Colour in Context
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Computer Vision Center

Natural illumination, shadows, and primate colour vision

Tom Troscianko, C. Alejandro Parraga, P. George Lovell, D.J. Tolhurst, R. Baddeley, U. Leonards
Perception, European Conference on Visual Perception (ECVP´04), Volume 33, page 45b - 2004
IF: 1.271. area: PSYCHOLOGY. Quartile: 3.
Download the publication : p161.pdf [26Ko]  
Previous research has established that the red - green opponent system in primate colour vision is optimised for encoding the spatio-chromatic properties of scenes containing red or yellow fruit/leaves on a background of green leaves. The efficient detection of such items is based on the fact that the red - green system removes shadows. This shadow-removing process operates even when the shadow has a blue or green tint from scattered light. In addition, information from the red - green system has been shown to be stable against changes in natural illumination. The invariance of the red - green system to shadows and changes in natural illumination, and its orthogonality to the yellow - blue system, imply that the yellow - blue system should be particularly efficient at encoding the difference between light directly reflected from the ground, and light which has undergone Rayleigh scattering. We present data obtained in Kibale Forest, Uganda, and in UK locations, which support the idea that the red - green system removes shadows, and the yellow - blue system responds particularly to the difference between scattered and direct light. The data are based both on a computational analysis and on psychophysical measures of scene segmentation over distances of several kilometres, in which Rayleigh scattering has a strong effect on cone responses.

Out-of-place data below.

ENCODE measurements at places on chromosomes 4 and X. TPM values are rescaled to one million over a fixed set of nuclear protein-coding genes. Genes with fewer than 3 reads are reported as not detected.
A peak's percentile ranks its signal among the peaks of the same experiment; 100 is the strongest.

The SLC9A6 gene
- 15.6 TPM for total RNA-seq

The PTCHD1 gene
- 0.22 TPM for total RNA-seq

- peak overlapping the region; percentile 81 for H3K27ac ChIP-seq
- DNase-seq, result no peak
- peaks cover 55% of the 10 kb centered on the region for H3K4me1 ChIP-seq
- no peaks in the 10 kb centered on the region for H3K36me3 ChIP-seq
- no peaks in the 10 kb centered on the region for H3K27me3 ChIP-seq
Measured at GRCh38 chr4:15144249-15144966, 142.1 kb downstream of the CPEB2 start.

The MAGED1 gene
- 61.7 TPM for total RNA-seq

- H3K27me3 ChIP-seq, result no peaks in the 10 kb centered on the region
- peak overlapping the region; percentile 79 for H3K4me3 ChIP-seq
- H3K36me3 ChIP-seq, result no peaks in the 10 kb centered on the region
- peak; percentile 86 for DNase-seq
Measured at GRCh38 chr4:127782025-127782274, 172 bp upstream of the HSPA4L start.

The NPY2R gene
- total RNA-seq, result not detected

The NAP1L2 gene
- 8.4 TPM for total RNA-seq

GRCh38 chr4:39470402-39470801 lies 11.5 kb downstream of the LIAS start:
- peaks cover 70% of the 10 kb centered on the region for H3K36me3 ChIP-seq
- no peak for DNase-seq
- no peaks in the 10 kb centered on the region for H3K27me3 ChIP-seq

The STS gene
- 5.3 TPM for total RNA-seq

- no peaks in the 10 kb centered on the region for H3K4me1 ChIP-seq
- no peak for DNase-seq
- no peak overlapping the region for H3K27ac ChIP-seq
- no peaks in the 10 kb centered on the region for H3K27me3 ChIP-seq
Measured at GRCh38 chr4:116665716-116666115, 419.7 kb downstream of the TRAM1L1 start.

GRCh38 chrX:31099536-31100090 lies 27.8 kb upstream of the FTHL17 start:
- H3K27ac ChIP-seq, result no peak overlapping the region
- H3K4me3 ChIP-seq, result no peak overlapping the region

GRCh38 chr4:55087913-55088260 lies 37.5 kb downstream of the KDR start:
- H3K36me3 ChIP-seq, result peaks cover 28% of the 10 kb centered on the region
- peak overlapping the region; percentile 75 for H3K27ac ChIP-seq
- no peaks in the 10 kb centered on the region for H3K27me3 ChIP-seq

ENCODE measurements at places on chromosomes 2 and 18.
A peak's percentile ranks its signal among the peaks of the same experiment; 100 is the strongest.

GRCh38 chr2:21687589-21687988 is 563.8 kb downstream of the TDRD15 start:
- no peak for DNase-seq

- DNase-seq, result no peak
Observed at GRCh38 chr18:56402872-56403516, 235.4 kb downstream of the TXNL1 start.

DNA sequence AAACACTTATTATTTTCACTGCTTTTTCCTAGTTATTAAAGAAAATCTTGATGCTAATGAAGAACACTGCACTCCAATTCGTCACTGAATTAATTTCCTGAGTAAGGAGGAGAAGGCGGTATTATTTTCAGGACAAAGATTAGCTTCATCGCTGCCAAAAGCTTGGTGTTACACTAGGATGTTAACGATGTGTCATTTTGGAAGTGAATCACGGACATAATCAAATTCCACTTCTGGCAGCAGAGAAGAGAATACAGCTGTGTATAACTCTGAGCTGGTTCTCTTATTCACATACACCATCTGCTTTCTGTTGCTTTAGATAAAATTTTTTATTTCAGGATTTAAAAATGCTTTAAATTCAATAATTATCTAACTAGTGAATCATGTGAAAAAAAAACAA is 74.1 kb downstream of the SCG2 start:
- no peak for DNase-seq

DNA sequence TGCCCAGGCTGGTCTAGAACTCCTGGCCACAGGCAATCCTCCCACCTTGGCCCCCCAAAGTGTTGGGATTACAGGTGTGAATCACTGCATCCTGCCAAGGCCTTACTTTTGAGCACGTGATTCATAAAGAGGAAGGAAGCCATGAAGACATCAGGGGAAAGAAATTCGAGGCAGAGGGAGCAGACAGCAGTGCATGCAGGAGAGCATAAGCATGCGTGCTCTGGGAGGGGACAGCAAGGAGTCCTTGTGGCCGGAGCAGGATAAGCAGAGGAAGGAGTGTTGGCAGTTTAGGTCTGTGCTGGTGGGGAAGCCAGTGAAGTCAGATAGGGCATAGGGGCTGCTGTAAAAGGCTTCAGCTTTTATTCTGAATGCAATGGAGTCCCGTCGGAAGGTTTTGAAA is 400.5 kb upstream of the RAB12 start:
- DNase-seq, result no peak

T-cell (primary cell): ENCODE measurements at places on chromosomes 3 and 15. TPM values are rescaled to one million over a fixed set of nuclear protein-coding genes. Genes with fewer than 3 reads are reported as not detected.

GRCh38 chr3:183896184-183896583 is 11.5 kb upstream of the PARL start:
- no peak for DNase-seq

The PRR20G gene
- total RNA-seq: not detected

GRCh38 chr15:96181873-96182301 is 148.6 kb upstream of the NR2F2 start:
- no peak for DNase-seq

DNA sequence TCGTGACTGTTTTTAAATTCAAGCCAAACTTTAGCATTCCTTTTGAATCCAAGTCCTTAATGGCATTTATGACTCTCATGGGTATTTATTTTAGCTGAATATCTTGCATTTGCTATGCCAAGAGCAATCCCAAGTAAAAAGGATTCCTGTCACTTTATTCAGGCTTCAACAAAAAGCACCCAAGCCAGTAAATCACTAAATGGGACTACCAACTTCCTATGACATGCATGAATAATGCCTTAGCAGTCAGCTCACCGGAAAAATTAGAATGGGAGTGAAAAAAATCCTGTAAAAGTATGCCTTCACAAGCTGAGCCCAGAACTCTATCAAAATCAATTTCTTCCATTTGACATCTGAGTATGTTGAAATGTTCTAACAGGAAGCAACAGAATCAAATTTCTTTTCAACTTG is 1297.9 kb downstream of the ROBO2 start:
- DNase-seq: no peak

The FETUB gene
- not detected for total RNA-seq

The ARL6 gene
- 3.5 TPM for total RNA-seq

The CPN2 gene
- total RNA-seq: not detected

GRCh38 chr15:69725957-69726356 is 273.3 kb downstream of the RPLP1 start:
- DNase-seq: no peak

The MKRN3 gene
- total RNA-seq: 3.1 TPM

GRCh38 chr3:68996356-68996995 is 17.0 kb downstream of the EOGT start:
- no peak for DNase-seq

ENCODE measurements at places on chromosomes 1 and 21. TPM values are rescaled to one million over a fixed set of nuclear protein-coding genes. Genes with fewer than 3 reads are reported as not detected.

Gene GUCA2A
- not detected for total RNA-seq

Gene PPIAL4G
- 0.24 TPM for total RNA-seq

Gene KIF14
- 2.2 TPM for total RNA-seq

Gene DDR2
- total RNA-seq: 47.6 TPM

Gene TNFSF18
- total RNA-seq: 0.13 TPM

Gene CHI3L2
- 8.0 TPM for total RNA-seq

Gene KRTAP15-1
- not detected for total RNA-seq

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BibTex references

@InProceedings\{TPL2004,
  author       = "Tom Troscianko and C. Alejandro Parraga and P. George Lovell and D.J. Tolhurst and R. Baddeley and U. Leonards",
  title        = "Natural illumination, shadows, and primate colour vision",
  booktitle    = "Perception, European Conference on Visual Perception (ECVP\´04)",
  volume       = "33",
  pages        = "45b",
  year         = "2004",
  abstract     = "Previous research has established that the red - green opponent system in primate colour vision is optimised for encoding the spatio-chromatic properties of scenes containing red or yellow fruit/leaves on a background of green leaves. The efficient detection of such items is based on the fact that the red - green system removes shadows. This shadow-removing process operates even when the shadow has a blue or green tint from scattered light. In addition, information from the red - green system has been shown to be stable against changes in natural illumination. The invariance of the red - green system to shadows and changes in natural illumination, and its orthogonality to the yellow - blue system, imply that the yellow - blue system should be particularly efficient at encoding the difference between light directly reflected from the ground, and light which has undergone Rayleigh scattering. We present data obtained in Kibale Forest, Uganda, and in UK locations, which support the idea that the red - green system removes shadows, and the yellow - blue system responds particularly to the difference between scattered and direct light. The data are based both on a computational analysis and on psychophysical measures of scene segmentation over distances of several kilometres, in which Rayleigh scattering has a strong effect on cone responses.",
  ifactor      = "1.271",
  quartile     = "3",
  area         = "PSYCHOLOGY",
  url          = "http://cic.uab.cat/Public/Publications/2004/TPL2004"
}

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